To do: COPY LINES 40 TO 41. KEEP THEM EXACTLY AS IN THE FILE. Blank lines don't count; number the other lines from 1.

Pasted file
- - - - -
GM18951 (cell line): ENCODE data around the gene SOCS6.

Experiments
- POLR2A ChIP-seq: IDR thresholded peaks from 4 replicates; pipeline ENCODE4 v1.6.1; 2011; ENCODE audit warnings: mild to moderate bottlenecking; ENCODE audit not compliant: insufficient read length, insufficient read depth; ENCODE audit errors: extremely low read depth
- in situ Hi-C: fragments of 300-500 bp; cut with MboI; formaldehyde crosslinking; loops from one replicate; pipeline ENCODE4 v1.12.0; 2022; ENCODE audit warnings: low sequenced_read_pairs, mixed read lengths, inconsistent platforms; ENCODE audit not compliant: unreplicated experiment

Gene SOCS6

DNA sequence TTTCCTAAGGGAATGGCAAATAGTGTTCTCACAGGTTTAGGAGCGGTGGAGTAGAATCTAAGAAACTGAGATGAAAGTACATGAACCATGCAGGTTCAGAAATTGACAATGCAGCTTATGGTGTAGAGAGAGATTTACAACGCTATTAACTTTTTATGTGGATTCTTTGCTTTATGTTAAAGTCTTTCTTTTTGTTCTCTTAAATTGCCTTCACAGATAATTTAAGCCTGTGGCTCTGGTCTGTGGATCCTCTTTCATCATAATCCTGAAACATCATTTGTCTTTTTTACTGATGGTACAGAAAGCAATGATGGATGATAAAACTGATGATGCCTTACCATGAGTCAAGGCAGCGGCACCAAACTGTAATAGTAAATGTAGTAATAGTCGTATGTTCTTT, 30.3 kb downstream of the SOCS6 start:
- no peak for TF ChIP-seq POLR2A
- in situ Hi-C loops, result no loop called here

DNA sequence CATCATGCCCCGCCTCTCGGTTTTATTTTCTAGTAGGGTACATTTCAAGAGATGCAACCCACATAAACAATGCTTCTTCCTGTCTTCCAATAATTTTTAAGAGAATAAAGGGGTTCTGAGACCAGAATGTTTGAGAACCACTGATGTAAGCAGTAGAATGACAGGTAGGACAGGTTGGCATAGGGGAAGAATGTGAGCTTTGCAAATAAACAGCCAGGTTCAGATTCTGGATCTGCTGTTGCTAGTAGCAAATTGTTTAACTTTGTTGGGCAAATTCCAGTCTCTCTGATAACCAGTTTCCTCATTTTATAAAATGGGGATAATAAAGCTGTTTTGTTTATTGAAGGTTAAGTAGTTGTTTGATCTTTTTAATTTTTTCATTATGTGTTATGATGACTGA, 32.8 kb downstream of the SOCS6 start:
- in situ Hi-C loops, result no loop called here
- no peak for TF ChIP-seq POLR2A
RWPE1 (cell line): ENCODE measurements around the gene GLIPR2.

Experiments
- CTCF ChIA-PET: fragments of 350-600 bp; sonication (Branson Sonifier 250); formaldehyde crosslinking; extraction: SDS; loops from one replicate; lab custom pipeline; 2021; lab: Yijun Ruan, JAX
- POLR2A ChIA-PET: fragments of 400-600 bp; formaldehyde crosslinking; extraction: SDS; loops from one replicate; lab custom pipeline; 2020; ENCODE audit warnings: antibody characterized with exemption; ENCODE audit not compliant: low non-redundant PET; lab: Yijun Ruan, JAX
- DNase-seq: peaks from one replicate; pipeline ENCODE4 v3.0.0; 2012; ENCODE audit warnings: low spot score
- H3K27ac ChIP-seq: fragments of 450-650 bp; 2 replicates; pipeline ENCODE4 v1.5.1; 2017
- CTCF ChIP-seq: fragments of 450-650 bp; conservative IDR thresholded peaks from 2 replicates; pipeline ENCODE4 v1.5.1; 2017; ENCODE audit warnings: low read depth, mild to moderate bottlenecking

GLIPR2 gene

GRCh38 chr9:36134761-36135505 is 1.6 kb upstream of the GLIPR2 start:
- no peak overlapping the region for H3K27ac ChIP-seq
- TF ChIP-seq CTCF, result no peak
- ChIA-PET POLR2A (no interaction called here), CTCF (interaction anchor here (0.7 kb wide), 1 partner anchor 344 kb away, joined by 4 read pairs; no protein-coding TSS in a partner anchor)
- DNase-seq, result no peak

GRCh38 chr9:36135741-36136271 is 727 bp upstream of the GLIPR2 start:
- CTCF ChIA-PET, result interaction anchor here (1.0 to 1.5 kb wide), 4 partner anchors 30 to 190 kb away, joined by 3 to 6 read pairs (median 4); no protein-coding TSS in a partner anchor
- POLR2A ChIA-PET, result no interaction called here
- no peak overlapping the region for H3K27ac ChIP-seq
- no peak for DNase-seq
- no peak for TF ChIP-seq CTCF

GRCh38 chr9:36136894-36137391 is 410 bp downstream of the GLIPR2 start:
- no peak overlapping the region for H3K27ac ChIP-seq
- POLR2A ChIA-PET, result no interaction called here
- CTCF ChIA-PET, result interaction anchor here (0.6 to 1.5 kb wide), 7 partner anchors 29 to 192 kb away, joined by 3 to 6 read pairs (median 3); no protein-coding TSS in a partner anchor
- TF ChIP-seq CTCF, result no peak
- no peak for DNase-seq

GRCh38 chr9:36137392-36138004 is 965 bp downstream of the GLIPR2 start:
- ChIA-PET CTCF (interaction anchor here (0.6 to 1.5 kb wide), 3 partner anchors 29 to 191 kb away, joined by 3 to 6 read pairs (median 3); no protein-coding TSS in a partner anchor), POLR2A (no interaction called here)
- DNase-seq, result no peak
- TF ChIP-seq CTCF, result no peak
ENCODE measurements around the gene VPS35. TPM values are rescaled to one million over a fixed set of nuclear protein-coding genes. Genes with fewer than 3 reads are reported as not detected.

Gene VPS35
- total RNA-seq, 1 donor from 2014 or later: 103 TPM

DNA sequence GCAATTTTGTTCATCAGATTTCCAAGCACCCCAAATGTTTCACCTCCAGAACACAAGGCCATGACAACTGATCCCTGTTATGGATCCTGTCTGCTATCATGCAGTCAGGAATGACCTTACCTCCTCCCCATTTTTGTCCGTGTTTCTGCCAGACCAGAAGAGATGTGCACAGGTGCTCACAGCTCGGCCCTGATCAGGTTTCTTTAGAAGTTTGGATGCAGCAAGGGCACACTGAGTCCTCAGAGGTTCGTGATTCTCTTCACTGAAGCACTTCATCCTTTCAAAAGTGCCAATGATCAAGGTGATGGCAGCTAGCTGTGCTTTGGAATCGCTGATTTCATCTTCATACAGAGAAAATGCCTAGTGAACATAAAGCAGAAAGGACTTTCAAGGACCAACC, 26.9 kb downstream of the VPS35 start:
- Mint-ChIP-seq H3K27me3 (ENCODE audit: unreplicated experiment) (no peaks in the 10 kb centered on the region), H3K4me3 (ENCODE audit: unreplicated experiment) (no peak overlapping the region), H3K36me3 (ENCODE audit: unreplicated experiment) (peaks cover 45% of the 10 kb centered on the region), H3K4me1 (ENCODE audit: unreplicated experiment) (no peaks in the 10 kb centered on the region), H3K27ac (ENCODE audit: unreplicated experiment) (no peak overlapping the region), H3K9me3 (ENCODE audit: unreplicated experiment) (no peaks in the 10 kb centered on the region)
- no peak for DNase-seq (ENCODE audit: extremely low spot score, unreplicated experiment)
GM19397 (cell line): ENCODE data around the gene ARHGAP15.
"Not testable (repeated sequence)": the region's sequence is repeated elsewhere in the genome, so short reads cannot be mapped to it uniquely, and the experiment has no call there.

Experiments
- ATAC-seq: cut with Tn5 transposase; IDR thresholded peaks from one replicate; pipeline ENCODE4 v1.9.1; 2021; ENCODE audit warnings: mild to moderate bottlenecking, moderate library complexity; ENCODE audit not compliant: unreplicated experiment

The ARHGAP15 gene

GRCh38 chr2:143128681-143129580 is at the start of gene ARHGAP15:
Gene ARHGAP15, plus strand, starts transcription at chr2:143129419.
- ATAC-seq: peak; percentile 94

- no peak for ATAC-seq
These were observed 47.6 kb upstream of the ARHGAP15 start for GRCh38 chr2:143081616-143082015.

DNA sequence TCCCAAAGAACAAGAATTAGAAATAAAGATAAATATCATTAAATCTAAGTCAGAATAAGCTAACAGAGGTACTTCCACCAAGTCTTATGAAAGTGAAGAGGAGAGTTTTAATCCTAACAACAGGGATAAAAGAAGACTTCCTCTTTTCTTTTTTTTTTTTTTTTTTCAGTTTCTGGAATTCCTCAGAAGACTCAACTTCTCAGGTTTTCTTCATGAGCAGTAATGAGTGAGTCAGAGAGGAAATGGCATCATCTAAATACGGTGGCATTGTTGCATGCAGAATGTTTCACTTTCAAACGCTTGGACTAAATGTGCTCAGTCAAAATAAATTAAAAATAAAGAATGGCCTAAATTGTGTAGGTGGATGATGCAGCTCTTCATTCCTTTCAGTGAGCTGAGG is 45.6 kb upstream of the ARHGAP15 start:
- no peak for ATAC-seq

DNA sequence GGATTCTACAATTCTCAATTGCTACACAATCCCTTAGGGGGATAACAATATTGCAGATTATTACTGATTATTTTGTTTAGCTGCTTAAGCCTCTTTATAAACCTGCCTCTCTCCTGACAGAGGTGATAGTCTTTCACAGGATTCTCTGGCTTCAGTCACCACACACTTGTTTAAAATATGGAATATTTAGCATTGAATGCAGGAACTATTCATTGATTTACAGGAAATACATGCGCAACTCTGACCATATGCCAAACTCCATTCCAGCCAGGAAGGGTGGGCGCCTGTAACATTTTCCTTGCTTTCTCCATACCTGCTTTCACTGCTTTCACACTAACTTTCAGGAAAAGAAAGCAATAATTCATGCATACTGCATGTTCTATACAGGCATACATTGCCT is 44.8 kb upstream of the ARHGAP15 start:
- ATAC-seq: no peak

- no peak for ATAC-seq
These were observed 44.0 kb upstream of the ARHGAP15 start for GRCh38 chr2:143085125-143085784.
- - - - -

- TF ChIP-seq CTCF, result no peak
ENCODE measurements around the gene VPS35. TPM values are rescaled to one million over a fixed set of nuclear protein-coding genes. Genes with fewer than 3 reads are reported as not detected.